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How to Make Sure Audiences Can Access Virtual Events

Virtual event platforms must ensure that virtual audiences don't encounter network and access issues, and one key solution for events with a large number of attendees is staggering entry times, along with adding early arrival incentives such as pre-show content

There are many technical logistics for ensuring that all virtual audiences can smoothly access streaming events. Beyond just setting up the initial capture, some of the biggest challenges can happen with virtual networking. “One of the things that we find is with the proliferation of tools, access to the content is hard,” says Monte Evans, SVP of Video Technology, Cadmium. “Whether it's a Zoom and you have to get the right link or a meeting invite…well, while we think as technologists this is simple, to people like my mother, this is really complicated.” Evans notes that in most homes, networks are “atrocious.” He says that it is important for technicians to focus on simply getting the content delivered in the most efficient way possible, even if there might be issues such as increased latency. Because of the unpredictability of home networks, Evans says that “there are a lot of factors now that are not really in our control that used to be.”

“You're absolutely right,” says Andi Mann, Chief Technology Officer, Qumu. “The network is everything…you know, ‘it's never the network, but it's always the network.’ So, it's absolutely critical.” Another important consideration, he says, is managing the way that users virtually assemble for the event. “Everyone can shuffle into a physical room together, and that's not really a problem,” he says. “Your gating factor is literally the width of the door and how many seats you've got in the room.” But with virtual events, the sudden arrival of a vast number of attendees is what he calls the “thundering herd.”

“When we have a live event about to start,” Mann says, “Literally 20, 30, 40,000 people are trying to get on. And of course, that just creates infinite contention -- anytime any one person tries to get on, another person gets kicked off.” He says that Qumu attempts to stagger the amount of people who enter their virtual lobby en masse. Even a matter of milliseconds of staggered access can help smoothen the process. “If everyone comes in all at once, that thundering herd will absolutely crush you,” he says.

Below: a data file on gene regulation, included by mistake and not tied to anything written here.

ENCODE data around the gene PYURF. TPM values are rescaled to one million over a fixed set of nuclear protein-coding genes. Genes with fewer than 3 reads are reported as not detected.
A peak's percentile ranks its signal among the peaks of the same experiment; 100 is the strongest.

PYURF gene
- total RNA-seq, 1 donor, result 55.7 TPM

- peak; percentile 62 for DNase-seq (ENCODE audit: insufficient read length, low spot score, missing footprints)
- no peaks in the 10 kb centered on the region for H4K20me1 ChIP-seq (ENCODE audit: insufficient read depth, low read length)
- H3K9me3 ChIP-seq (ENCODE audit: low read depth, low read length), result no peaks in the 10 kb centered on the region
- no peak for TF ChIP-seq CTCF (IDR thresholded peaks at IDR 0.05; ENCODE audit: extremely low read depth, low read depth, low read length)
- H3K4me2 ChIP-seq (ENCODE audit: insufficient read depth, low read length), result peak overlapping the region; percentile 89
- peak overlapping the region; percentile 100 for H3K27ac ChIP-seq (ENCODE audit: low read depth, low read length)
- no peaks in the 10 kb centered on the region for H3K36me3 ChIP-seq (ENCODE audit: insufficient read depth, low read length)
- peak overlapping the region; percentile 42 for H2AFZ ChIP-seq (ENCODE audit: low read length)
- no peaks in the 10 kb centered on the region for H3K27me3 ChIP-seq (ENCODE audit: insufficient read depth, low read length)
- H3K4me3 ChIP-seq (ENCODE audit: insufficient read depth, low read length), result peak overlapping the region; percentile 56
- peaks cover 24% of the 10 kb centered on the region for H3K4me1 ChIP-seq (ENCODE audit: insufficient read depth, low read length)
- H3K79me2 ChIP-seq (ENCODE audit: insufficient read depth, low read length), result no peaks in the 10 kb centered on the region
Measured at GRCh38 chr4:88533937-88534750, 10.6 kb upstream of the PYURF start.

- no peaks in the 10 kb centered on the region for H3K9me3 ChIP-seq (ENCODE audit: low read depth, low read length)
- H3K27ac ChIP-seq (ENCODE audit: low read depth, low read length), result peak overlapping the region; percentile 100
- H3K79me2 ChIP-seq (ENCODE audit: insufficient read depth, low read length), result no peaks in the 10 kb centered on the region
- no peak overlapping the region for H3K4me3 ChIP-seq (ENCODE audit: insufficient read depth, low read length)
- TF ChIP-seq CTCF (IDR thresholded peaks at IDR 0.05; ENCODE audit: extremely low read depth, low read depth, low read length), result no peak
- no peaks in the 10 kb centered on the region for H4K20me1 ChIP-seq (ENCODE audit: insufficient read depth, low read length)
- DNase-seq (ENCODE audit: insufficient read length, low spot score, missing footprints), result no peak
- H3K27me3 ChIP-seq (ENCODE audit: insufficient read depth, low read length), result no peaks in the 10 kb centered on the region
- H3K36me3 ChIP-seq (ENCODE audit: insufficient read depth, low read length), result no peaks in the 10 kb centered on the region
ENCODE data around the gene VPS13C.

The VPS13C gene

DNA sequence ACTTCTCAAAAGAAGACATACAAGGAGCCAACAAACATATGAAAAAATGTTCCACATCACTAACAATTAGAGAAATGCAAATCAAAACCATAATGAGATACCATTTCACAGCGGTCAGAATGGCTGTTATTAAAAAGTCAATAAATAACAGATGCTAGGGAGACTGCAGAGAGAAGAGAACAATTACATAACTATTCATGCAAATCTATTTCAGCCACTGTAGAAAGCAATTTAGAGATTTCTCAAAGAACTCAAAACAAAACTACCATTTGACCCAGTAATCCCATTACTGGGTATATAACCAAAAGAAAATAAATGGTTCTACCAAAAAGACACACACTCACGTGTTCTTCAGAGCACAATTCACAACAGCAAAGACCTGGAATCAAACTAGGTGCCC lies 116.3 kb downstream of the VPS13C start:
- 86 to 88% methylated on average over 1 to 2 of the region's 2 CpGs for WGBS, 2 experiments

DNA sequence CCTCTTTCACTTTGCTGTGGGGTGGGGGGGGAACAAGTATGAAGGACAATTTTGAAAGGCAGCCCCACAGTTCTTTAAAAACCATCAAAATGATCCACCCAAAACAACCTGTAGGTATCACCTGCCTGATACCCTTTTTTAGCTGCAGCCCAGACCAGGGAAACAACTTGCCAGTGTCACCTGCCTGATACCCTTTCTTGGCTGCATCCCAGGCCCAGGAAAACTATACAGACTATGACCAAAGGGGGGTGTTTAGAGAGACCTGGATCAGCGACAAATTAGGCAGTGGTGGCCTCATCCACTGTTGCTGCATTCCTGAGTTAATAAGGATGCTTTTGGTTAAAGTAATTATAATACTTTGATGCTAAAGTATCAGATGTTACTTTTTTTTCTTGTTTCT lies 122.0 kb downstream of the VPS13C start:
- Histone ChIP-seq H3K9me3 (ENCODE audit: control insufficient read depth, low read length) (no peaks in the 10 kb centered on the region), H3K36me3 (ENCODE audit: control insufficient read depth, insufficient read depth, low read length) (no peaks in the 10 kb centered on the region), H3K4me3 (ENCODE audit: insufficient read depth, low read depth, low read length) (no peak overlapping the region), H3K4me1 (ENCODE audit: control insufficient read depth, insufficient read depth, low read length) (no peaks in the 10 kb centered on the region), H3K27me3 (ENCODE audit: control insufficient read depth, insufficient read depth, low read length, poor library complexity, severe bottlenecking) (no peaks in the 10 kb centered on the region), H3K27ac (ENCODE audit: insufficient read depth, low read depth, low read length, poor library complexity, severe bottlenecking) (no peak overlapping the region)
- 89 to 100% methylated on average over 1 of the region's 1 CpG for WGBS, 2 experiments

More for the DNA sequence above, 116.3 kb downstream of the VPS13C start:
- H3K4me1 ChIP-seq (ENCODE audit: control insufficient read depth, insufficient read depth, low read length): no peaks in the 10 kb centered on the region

Simon Ball, VP, Product Management, Notified, agrees. He says that at Notified, they closely focus on the logins per second ratio. “How do you make sure that even a millisecond delay on that is going to help you get the audience in, and very big audiences, like 30, 40, 50, 60, 70,000 [member] audiences? And we can support them, but we are advising customers to open up the stream ten minutes early. And if you've got an Enterprise Content Delivery Network (ECDN) in play as well, [it is] even more important to open up the stream. So, it warms all the endpoints.”

“Interesting anecdote about opening up the stream early,” Mann says. “I've worked in large enterprise infrastructure for a long time. When I host web webinars or webcasts, if it's about distributed systems or cloud systems, people turn up right on time or maybe a minute late. [But] anything to do with mainframe systems, 10, 15 minutes early -- all the time. I don't know what it is, but they want to get there early.” He also notes that “redundancy becomes supercritical in hybrid events.” Whereas in a strictly live in-person event, if there is a failure of the projection system or microphone, adjustments can be made quickly. “But you can't have that continuity with your remote audience unless you have redundancy,” he says. “Back up encoders is something we work with and automatic failover between encoders. The quality aspect, having the transcoding and backup transcoding. I know one of the sponsors here is a business called LiveU, which provides a whole box that is fully internally redundant. So that as long as you have a network connection, you can continue to run if a camera fails, if a microphone fails. So having that level of redundancy so that when there are problems you have that continuity, not just for the live audience, but also the remote.”

Ultimately, the way that attendee engagement is managed is crucial. Donald Guzauckas Jr., Vice President, HB Live, remarks to Mann, “To dovetail on what you said about opening up your stream early, I go back to the production value and having pre-show content that encourages people to join even five minutes early. So now that ‘thundering herd’ is showing up over the course of five minutes, as opposed to everybody clicking right at the top of the hour.”

Learn more about Virtual Events at Streaming Media West 2022.

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